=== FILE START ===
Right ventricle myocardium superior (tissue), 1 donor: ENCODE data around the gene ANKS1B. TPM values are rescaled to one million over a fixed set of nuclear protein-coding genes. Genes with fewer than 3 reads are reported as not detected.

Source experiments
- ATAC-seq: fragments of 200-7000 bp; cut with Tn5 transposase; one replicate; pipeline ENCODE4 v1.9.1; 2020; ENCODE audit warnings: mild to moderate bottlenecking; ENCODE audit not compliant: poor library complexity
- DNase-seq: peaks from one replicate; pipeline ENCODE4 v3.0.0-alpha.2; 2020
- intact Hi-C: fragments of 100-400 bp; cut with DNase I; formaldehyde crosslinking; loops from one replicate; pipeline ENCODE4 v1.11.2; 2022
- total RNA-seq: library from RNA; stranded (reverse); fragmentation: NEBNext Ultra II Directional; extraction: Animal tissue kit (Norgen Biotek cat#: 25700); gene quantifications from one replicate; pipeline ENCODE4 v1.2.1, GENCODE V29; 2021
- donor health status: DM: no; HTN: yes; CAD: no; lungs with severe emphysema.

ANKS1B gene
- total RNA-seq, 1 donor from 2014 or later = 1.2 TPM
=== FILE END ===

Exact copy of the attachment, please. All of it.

Right ventricle myocardium superior (tissue), 1 donor: ENCODE data around the gene ANKS1B. TPM values are rescaled to one million over a fixed set of nuclear protein-coding genes. Genes with fewer than 3 reads are reported as not detected.

Source experiments
- ATAC-seq: fragments of 200-7000 bp; cut with Tn5 transposase; one replicate; pipeline ENCODE4 v1.9.1; 2020; ENCODE audit warnings: mild to moderate bottlenecking; ENCODE audit not compliant: poor library complexity
- DNase-seq: peaks from one replicate; pipeline ENCODE4 v3.0.0-alpha.2; 2020
- intact Hi-C: fragments of 100-400 bp; cut with DNase I; formaldehyde crosslinking; loops from one replicate; pipeline ENCODE4 v1.11.2; 2022
- total RNA-seq: library from RNA; stranded (reverse); fragmentation: NEBNext Ultra II Directional; extraction: Animal tissue kit (Norgen Biotek cat#: 25700); gene quantifications from one replicate; pipeline ENCODE4 v1.2.1, GENCODE V29; 2021
- donor health status: DM: no; HTN: yes; CAD: no; lungs with severe emphysema.

ANKS1B gene
- total RNA-seq, 1 donor from 2014 or later = 1.2 TPM